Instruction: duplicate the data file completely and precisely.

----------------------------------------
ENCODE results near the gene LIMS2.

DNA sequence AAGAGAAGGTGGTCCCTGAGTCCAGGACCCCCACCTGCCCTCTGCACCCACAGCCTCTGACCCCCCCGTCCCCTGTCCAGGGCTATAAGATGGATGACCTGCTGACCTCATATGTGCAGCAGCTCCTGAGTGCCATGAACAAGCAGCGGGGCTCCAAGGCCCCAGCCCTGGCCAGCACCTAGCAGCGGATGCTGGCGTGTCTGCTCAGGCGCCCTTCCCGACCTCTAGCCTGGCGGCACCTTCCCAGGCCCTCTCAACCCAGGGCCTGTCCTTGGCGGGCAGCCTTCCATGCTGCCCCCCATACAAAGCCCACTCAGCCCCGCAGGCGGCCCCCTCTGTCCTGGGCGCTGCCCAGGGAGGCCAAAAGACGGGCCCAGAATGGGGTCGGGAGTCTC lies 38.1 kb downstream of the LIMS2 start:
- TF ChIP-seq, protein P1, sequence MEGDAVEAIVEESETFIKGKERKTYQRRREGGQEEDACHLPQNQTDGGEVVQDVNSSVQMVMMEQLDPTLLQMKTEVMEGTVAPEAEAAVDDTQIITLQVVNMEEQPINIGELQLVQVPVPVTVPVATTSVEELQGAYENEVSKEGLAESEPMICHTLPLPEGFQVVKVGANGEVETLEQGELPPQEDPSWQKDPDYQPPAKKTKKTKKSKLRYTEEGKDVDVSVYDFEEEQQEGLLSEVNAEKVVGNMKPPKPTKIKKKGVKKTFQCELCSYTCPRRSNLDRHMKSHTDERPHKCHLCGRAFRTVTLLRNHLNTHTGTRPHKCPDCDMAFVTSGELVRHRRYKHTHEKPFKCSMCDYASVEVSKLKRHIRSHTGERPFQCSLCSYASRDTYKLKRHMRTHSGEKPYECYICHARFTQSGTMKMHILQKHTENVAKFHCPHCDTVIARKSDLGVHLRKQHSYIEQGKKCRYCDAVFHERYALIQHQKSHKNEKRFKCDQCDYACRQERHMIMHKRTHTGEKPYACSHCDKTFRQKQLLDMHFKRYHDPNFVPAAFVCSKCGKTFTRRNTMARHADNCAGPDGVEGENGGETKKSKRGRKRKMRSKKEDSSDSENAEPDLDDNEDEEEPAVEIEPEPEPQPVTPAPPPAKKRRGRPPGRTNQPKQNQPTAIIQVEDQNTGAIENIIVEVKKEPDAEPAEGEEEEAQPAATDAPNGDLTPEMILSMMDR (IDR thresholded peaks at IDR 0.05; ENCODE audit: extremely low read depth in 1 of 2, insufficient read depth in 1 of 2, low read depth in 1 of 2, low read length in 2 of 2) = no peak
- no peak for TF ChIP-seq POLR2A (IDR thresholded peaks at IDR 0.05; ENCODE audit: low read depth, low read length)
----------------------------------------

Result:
ENCODE results near the gene LIMS2.

DNA sequence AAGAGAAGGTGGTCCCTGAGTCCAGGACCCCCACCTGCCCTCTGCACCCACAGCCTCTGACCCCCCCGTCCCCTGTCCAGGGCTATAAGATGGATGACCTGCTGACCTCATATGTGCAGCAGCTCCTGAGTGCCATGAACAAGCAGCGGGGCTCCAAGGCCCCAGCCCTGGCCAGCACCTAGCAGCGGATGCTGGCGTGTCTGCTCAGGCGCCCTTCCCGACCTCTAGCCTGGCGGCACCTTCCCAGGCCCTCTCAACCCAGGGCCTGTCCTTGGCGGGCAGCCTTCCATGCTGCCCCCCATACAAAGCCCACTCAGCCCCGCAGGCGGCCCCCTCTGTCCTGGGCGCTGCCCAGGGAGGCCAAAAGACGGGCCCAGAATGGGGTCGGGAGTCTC lies 38.1 kb downstream of the LIMS2 start:
- TF ChIP-seq, protein P1, sequence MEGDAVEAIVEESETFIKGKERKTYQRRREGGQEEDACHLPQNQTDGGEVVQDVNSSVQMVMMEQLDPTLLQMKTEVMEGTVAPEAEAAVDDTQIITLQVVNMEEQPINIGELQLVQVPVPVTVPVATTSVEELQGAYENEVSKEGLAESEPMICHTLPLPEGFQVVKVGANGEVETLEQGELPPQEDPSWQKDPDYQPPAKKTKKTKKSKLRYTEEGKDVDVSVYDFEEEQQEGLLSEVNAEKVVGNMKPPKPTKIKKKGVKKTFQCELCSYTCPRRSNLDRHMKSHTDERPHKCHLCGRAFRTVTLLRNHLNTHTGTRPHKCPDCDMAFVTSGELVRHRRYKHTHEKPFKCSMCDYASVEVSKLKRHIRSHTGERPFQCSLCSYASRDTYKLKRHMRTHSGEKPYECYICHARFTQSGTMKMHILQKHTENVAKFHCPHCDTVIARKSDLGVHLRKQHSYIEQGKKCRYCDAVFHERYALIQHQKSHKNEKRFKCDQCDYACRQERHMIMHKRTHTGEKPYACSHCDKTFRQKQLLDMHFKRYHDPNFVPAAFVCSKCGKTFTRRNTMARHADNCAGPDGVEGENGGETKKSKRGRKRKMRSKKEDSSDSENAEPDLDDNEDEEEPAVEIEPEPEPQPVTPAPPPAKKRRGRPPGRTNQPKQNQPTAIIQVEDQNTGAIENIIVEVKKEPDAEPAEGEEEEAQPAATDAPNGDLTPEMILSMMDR (IDR thresholded peaks at IDR 0.05; ENCODE audit: extremely low read depth in 1 of 2, insufficient read depth in 1 of 2, low read depth in 1 of 2, low read length in 2 of 2) = no peak
- no peak for TF ChIP-seq POLR2A (IDR thresholded peaks at IDR 0.05; ENCODE audit: low read depth, low read length)